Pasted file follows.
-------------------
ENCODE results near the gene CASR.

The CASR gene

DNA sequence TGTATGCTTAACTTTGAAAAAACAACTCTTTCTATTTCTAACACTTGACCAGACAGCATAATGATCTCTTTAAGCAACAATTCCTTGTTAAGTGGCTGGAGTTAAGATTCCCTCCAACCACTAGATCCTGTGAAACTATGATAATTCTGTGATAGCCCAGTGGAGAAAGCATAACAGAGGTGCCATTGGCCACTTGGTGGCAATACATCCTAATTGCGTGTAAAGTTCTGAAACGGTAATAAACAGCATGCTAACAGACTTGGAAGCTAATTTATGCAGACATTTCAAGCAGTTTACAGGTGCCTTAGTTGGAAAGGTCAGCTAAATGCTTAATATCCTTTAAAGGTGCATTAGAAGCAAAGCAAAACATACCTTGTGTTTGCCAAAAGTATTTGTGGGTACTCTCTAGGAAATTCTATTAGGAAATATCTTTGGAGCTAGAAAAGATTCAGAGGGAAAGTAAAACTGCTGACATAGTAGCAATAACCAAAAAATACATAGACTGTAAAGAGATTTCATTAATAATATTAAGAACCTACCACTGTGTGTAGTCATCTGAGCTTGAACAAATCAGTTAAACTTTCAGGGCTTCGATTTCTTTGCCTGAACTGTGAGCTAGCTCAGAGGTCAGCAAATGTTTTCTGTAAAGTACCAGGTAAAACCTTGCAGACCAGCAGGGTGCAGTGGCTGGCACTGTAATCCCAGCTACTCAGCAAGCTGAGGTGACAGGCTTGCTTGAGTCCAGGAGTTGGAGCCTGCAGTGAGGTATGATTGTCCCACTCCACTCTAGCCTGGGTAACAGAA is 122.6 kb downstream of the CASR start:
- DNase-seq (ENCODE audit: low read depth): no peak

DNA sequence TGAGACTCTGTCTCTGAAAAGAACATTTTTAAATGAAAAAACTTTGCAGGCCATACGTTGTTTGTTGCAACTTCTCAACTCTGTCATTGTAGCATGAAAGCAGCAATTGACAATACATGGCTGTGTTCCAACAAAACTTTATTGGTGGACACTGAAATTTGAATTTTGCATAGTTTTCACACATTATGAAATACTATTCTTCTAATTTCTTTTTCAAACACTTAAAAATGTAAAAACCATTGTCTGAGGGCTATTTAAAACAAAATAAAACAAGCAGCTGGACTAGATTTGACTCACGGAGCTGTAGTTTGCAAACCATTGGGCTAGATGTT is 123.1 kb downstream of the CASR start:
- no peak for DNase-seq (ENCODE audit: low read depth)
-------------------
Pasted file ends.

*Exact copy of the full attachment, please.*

ENCODE results near the gene CASR.

The CASR gene

DNA sequence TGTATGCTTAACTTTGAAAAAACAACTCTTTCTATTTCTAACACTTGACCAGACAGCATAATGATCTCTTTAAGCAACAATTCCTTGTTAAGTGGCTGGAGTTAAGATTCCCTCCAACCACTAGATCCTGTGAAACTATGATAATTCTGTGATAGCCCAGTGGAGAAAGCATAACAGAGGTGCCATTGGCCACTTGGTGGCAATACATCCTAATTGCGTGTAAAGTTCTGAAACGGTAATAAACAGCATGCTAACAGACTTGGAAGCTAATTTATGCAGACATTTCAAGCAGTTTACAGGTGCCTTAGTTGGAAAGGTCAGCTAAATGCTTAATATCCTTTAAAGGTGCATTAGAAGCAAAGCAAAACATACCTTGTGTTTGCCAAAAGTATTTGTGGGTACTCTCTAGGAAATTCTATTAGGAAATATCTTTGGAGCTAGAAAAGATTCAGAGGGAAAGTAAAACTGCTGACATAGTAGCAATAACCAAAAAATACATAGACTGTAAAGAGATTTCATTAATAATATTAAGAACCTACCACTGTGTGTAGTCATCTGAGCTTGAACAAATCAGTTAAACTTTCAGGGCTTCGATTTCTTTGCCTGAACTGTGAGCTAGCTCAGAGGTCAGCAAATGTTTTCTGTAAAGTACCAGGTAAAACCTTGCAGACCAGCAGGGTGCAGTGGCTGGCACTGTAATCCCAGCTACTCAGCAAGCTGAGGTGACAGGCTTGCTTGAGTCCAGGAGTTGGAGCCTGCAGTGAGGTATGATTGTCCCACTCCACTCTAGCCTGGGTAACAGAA is 122.6 kb downstream of the CASR start:
- DNase-seq (ENCODE audit: low read depth): no peak

DNA sequence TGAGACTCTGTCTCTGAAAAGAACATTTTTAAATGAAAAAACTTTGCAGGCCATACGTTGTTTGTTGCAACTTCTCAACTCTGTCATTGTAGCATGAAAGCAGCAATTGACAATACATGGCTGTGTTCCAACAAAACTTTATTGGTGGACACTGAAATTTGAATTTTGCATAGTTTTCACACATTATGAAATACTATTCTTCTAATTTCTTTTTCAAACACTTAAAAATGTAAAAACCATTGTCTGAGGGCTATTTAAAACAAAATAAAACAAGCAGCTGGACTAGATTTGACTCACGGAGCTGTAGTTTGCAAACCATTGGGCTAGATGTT is 123.1 kb downstream of the CASR start:
- no peak for DNase-seq (ENCODE audit: low read depth)